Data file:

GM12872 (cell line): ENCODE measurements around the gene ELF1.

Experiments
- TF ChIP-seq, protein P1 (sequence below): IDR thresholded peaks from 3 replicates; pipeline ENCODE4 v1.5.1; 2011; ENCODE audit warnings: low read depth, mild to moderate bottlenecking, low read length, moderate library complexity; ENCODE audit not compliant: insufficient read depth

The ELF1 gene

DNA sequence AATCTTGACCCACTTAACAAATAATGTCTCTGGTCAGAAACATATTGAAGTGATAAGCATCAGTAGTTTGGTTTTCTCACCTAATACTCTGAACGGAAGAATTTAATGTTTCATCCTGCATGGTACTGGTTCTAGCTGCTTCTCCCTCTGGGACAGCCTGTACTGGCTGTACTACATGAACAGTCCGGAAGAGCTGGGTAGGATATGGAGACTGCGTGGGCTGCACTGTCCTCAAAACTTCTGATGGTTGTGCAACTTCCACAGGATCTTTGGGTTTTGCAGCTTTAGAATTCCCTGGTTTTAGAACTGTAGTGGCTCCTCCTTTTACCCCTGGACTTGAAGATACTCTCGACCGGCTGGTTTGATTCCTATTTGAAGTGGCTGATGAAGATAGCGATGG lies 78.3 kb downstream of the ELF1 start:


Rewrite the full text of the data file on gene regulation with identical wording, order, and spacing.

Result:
GM12872 (cell line): ENCODE measurements around the gene ELF1.

Experiments
- TF ChIP-seq, protein P1 (sequence below): IDR thresholded peaks from 3 replicates; pipeline ENCODE4 v1.5.1; 2011; ENCODE audit warnings: low read depth, mild to moderate bottlenecking, low read length, moderate library complexity; ENCODE audit not compliant: insufficient read depth

The ELF1 gene

DNA sequence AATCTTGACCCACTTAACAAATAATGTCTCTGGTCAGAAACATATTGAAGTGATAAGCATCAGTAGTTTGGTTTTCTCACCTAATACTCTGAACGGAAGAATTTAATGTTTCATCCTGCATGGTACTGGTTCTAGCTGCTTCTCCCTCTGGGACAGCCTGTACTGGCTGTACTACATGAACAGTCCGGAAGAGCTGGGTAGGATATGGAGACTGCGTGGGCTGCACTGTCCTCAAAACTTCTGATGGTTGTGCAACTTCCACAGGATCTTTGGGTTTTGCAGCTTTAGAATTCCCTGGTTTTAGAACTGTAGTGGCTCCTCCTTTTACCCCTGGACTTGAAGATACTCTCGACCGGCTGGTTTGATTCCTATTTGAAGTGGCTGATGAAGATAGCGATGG lies 78.3 kb downstream of the ELF1 start: